An allergy is a condition that’s hard to explain. An allergic reaction is caused by a normally harmless substance that is seen by the body as a threat. When inhaled or ingested, the body attacks this substance by releasing chemicals, causing the reaction. It’s still unclear why some people react to certain allergens while others do not, but what is clear is that a big chunk of the population suffers from at least one form of allergy and that one out of five people who have allergies also have a condition known as allergic rhinitis. Patients with allergic rhinitis often experience symptoms like sneezing, runny nose, puffy or teary eyes, and nasal congestion when exposed to allergens – especially airborne ones like pollen, dust, and dander.
Aside from mild to severe reactions to allergens, a person suffering from allergies may also experience more frequent headaches. Even more so for those who have been diagnosed with allergic rhinitis. People with allergies and allergic rhinitis are prone to developing sinus headaches and an increase in the occurrence of migraines. Sinus headaches occur when the sinuses are not able to drain properly. This creates pressure on the face and skull, causing facial pain and headaches to occur. When a person experiences nasal congestion due to allergies, this can trigger the inflammation of the sinuses preventing them from draining, which leads to a sinus headache.
The relationship between allergies and migraines, on the other hand, is a little bit more complicated. On the surface, it appears that there is no direct relation between the two conditions; however, studies have shown that people with allergic rhinitis have a higher chance of experiencing migraine headaches than those who don’t. The numbers vary depending on which study you look at, but all of them suggest the same thing.
Aside from allergic rhinitis, another common form of allergies has also been reported to trigger migraine episodes. It has been said that food allergies can also contribute to the frequency of migraine headaches. In a separate study, people who have avoided known food allergens have experienced less migraine episodes than before. Other experts disagree with this study. They believe that migraines are not triggered by an allergic reaction to particular food allergens, but rather, by intolerance to certain foods. This is because several food triggers that can cause a migraine episode are not known to be allergens. These food items and additives include artificial sweeteners, tyramine, phenylethylamine, and monosodium glutamate (MSG) which can be found in many of the food items people consume on a daily basis and are not known to trigger allergic reactions.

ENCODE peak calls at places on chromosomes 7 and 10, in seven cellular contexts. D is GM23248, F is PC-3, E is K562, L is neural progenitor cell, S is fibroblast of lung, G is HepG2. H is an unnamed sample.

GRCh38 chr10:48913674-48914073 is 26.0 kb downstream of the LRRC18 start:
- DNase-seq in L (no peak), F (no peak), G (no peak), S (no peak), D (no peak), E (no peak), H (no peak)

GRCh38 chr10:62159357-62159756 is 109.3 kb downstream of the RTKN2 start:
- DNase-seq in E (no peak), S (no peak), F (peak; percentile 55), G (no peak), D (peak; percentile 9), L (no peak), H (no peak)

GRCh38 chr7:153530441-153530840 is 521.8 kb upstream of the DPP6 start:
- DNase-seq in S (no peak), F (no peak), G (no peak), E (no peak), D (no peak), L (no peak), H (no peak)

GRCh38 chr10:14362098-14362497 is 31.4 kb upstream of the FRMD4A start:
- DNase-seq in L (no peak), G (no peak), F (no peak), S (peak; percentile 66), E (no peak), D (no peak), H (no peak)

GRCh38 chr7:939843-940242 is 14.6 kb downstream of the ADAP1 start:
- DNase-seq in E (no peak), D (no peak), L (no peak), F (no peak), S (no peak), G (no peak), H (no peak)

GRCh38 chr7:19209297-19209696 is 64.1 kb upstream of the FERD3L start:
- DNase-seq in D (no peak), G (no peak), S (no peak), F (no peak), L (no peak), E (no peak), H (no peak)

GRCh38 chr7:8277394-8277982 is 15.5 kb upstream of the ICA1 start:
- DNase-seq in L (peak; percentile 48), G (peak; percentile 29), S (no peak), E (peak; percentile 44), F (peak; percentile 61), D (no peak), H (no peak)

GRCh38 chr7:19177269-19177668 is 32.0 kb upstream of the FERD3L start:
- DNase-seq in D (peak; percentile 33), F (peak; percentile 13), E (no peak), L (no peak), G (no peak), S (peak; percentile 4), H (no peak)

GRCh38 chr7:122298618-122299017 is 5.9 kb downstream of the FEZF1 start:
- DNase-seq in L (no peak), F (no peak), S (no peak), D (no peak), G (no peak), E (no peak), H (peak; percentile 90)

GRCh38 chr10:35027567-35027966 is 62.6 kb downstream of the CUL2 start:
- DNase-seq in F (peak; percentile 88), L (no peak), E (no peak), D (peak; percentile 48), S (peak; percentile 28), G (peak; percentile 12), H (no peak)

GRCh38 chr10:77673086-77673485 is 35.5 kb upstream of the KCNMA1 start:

For some people, allergies have become a common occurrence that they have learned to live with and manage through medication. Allergies may even happen during the summer months or later. The headaches that come with the allergies, however, may need a little bit more attention because they can be a disruptive and distracting force in our lives. While headaches stemming from allergic reactions are easily treated with over-the-counter painkillers, the best way to manage or avoid allergy-related headaches is to avoid being exposed to allergens. It’s important to know what airborne or food allergens your body reacts to and avoid them. To know more about allergies and the headaches that come with them, consult a doctor.